What to Consider Before Taking an At-Home DNA Test

Approximately 7 million ancestry tests have been ordered by curious consumers, most of those in the past few years. That’s a lot of DNA! While many people may choose ancestry testing to find out more about their ethnic background, that’s just one result that can come from an online DNA test. The tests can also give a glimpse into other information, like physical traits, wellness factors, carrier status for recessive conditions, and estimates of genetic relatedness to others who have also tested. While these results have the potential to empower people with information to make lifestyle changes, important decisions or to locate new family, test results can also raise questions. Where do you turn for answers, especially if you’re a first-time tester?

It’s important to keep in mind some key points as you consider sending in a sample for an ancestry or other direct-to-consumer DNA test.

  1. DNA only tells half of the story
    First of all, no matter what test you take or where you send your sample, be clear on this: DNA is not destiny! Whether we’re talking about an increased risk for developing a hereditary cancer, or finding out about a half-sibling you never knew, a DNA result can supply an important piece to the puzzle. But a DNA test for health purposes can only gauge whether risks go up or down, not whether a disease or a health condition will ultimately develop. And while DNA may be able to identify new family, it can’t determine how you or other family will react to a new addition to the family tree or how relationships will develop over time.

  2. Be aware of who has access to your DNA data 
    It’s also important to find out who will have rights to your DNA data. Your DNA is yours until you decide to share it or give permission for others to do so. Some companies who test your DNA will automatically share your anonymized data with others, like researchers or pharmaceutical companies. Others will give you a choice to opt-in or opt-out. If you download a computerized file of your DNA and share it, the security protections may disappear. If you order an online DNA test, pay attention to the fine print about who might eventually have access to your DNA data.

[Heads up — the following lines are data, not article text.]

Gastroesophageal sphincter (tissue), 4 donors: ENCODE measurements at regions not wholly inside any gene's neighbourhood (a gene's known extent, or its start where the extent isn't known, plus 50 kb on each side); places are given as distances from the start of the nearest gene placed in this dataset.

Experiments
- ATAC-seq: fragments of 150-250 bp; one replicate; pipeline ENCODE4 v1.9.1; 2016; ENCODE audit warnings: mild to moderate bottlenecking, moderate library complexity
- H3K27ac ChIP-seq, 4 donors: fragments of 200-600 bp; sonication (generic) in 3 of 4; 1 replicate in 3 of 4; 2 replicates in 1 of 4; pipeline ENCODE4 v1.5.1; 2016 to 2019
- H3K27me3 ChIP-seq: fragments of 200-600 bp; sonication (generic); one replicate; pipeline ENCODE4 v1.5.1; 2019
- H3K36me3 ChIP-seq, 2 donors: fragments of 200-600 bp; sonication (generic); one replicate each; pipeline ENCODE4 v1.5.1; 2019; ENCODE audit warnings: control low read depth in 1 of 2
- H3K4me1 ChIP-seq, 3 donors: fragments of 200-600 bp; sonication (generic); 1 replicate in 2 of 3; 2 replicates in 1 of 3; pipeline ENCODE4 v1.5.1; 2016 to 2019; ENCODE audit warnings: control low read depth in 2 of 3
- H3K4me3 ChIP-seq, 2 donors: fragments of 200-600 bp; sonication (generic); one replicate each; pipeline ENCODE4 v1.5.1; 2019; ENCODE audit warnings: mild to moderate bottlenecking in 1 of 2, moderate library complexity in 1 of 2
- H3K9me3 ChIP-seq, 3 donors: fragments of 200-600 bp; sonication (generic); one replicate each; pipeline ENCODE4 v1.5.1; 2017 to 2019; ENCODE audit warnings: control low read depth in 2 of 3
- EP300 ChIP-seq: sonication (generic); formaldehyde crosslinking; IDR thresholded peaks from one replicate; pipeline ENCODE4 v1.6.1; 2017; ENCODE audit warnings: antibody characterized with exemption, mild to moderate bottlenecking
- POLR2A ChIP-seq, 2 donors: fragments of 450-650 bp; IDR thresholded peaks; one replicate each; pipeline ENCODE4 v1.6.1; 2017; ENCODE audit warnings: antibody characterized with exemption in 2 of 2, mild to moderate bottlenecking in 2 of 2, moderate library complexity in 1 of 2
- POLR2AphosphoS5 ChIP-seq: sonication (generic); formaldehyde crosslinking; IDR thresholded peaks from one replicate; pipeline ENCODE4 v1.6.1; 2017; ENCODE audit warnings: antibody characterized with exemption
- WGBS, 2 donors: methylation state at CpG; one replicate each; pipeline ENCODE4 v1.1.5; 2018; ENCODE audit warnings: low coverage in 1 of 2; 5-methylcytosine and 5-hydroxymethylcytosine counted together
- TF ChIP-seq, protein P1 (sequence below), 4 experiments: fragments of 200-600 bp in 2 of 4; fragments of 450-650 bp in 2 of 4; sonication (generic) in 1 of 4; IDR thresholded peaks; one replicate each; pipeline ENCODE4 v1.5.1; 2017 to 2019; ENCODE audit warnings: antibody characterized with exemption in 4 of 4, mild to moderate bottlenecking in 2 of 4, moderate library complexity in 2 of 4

3. Take advantage of available resources
    Finally, there are many resources available to those exploring their DNA. Look to the places with experience in providing education and support, if your interest is piqued. The International Society of Genetic Genealogy is a valuable resource for understanding the details of ancestry testing, and genetic counselors are a group of individuals with wealth of knowledge for all things DNA. Online support groups, discussion groups and forums have popped for almost every topic and situation that arises from DNA testing. So arm yourself with resources, prepare for the possibility of the unexpected, and then get ready to spit in the tube!

For more about direct-to-consumer genetic testing, check out this post by my fellow genetic counselor and friend, Susan Hahn, and a more detailed post here specifically about ancestry testing.

Brianne Kirkpatrick is founder of WatershedDNA.com, a tele-consulting practice specializing in areas of ancestry testing and other DNA tests. She recently hosted the webinar “Ancestry and Other Direct-to-Consumer Genetic Testing:  What to Consider Before Mailing that DNA.” Watch the recording for free here.

*Please note the content of this webinar reflects genetic regulations as of 3/28/2017.

Recent Stories
Newborn Screening Basics

Ovarian Cancer: Awareness means silent no more

August 2020 President's Letter: Unity and Community

NSGC Executive Office   |   330 North Wabash Avenue, Suite 2000, Chicago, IL 60611   |   312.321.6834   |   nsgc@nsgc.org
© 2020 National Society of Genetic Counselors   |   Privacy Policy   |   Disclaimer   |   Terms and Conditions   |   DMCA Procedures for Removal